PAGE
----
Opposes the rise of Borngold Many-Brothers 13


Blood Opera
One aspect of protagonist play that may be unusual to some is that player vs. player play is more common.

You have to be sure that your group is comfortable with this style of play. The trick is to describe all actions openly at the table. No note passing. Do not take a player aside while you listen to his plots against the others. If someone double-crosses another player in the game, he does so in the open and to his or her face. The reason for that double-crossing should be that it creates a better story. Not personal, not competitive, but for shared story. Do it well enough and the other player may help you put their PC at a disadvantage.

Some folks dislike blood opera where the PCs do not co-operate to achieve a goal, but work against each other. Be sure to understand how your group feels about this. If your group prefers to have everyone on the same side, even if for different reasons, be explicit that you don’t want player vs. player conflict in the game.

Good stories are ones that have conflict.

Conflict produces stories because it reveals character. Conflict reveals character because it forces people to make choices. Stories come from people making choices. In the Lord of the Rings, when Frodo decides to abandon the Fellowship of the Ring, he makes a choice that takes the story in a new direction. When Sam makes the choice to join him, it takes the story in a further direction. Choices. That is what story is about. Make the PCs make choices.

Conflict between people is more interesting than conflict with abstract forces. Monsters are only interesting in what they tell us about people. Monsters force people to make choices. Save yourself or save the village. Save the girl you love or your childhood best friend. Save your own life or save your friends. People are more interesting because we can make them make choices. Choices make good stories.

In the Lord of the Rings, Sam, Gollum, and Frodo’s journey to Mordor is about the personal conflicts within the group. Those conflicts force people to make choices about whom they trust. Outside forces, such as Shelob or the Orcs, serve only to show us the strengths and weaknesses within the relationship.
Community-Centered Games
With the above in mind, to play a community centered game you need to create a community that has conflicts within it. Before the game starts, those conflicts should be in stasis or status quo. As the game starts, a crisis drives the conflict within the community out of equilibrium and into a new phase.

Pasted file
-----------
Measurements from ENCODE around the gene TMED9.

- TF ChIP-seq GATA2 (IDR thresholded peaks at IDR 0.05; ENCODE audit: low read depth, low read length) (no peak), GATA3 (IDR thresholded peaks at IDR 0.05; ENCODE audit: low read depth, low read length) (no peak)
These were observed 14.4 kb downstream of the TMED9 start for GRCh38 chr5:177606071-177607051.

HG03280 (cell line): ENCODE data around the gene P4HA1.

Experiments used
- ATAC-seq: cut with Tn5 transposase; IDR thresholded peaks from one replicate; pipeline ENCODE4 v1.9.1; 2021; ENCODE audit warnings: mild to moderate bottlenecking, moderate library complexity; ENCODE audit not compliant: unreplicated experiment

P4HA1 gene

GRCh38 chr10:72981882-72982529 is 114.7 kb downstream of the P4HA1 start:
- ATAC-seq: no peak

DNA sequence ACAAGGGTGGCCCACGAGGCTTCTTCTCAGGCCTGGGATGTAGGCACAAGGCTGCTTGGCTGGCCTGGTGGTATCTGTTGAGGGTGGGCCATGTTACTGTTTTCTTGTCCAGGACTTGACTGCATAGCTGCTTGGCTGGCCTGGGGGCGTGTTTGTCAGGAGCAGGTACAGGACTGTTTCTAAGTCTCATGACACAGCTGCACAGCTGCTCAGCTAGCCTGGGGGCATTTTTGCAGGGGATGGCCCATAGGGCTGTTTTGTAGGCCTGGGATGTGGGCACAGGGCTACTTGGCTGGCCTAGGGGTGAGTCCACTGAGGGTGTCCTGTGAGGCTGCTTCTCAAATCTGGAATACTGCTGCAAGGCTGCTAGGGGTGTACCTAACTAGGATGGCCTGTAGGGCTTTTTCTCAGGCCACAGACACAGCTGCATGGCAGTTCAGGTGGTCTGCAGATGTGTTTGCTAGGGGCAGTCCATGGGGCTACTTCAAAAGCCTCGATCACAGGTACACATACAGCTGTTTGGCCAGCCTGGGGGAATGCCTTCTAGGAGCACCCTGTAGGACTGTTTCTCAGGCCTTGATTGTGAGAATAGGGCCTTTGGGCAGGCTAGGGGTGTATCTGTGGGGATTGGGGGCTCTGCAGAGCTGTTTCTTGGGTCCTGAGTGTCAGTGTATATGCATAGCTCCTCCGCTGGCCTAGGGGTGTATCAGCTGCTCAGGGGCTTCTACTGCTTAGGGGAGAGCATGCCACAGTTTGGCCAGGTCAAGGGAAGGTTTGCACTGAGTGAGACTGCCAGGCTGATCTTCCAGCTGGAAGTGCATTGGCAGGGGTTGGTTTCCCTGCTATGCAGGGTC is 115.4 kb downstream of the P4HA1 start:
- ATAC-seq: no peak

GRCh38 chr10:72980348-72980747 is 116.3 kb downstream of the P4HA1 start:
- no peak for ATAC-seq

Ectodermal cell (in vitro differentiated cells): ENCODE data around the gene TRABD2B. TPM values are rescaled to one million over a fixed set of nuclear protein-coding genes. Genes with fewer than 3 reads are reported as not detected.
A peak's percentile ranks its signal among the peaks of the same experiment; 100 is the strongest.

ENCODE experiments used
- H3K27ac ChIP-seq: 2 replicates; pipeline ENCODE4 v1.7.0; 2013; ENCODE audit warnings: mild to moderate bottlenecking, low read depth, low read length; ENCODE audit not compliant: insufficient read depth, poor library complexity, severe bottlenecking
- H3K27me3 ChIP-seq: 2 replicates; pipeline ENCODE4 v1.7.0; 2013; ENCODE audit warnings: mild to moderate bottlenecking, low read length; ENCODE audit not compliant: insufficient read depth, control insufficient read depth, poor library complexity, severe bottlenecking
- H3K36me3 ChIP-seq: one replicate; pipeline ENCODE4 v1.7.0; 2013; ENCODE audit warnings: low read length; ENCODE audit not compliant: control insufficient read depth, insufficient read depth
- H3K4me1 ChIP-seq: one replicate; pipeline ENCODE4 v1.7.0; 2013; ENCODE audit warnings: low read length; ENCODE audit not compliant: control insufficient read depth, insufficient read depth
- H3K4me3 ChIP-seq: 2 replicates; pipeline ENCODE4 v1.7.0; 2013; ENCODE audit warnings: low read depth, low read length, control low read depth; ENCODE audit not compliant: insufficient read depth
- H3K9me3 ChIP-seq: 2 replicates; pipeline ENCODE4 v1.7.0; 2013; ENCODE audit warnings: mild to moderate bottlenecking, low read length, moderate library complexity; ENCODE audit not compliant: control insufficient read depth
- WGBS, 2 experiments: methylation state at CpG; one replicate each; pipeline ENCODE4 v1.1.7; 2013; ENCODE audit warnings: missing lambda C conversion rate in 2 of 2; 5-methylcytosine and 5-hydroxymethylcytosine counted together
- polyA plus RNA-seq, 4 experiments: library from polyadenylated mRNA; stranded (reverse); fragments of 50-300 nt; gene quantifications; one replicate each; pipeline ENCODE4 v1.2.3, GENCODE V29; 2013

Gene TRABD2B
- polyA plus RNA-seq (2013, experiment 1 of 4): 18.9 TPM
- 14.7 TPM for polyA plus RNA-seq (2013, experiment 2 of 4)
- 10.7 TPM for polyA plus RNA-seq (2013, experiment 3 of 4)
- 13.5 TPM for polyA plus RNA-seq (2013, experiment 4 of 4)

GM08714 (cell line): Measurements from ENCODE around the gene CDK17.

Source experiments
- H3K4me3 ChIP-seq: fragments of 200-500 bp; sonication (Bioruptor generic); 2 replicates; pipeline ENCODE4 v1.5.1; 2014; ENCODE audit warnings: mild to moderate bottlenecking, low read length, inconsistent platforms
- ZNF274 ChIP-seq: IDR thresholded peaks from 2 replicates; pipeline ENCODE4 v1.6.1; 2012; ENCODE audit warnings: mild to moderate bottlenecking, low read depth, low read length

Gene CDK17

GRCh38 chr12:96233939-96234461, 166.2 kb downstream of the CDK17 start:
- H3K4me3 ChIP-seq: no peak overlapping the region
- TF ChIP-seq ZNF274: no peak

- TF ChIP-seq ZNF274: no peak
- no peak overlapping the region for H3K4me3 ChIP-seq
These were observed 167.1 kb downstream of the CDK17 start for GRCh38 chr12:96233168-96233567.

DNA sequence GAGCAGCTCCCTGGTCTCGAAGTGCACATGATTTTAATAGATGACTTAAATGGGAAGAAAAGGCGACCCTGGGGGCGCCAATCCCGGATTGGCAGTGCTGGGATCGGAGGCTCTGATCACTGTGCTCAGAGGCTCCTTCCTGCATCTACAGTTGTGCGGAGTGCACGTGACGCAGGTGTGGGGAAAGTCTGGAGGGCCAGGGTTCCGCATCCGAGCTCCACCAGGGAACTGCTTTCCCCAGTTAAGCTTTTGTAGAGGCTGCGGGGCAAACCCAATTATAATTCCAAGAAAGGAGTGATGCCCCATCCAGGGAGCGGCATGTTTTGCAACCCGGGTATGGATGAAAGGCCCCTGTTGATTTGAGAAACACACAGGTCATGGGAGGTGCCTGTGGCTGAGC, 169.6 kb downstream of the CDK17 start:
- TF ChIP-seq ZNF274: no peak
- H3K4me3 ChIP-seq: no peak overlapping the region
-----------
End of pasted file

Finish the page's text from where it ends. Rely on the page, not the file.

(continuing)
The crisis may be the result of abstract forces or external forces. That is the role of such forces within the story, to drive the conflict within the community, which is what interests us. The players themselves might be the source of conflict.

In R.E. Howard’s classic Conan story, Red Nails the feud between the Xotalancas and the Tecuhltli is the conflict that drives the story. When Conan and Valeria enter Xuchotl their arrival forces the feud out of equilibrium and into a new, and final phase.

You can use community-centered conflict to drive story, even if it is not the PCs’ home community. First, though you need the PCs to develop relationships with people within the community. Those relationships may be on both sides. As the crisis develops, the PCs must make choices about whom they support, and how they overcome internal division to deal with external threats.

At the end of the game, choices will have been made and the status quo overturned. After your game, nothing will be the same.


Recommended Reading

Much of what I learnt about this style of play came from Ron Edwards Sorcerer supplements, particularly Sorcerer and Sword and Sex and Sorcery, which I would recommend for insights, even to those who don’t play Sorcerer. In addition, I would recommend Chris Chinn’s Ways to Play articles on RPG.Net for their discussion of this.

Submitted by Kevin McDonald (not verified) on Sun, 02/10/2011 – 08:53.
Excellent article! One quibble is that giving out free abilities runs counter to the idea that what is on the character sheet is what the *player* wants to happen in the game. Instead, I am thinking of creating a reward for players who write back-stories that tie certain abilities to the other characters. “Retired Mercenary” is OK, but it is worth a freebie if paired with “Wracked With Guilt for Helping to Sack PC#2’s Home Village”. The player of PC#2 can get a freebie for taking “Sworn Revenge on the Unknown Mercenary Band that Sacked My Home Village”. The reward could be extra development points for character creation or a special pool of HP that can only be used for bumps relevant to that sub-plot.

-Kevin McD

Submitted by Hervé (not verified) on Sat, 01/10/2011 – 08:08.
Very interesting article, and Chris Chinn’s WAYS TO PLAY also was good reading. Never hurts to look back at the fundamentals. I especially liked the “if it doesn’t happen in the game, it doesn’t exist” line. And the reminder to aim for the PLAYERS’, not characters’, feelings. Make them shout out in joy or bang their heads on the table in despair !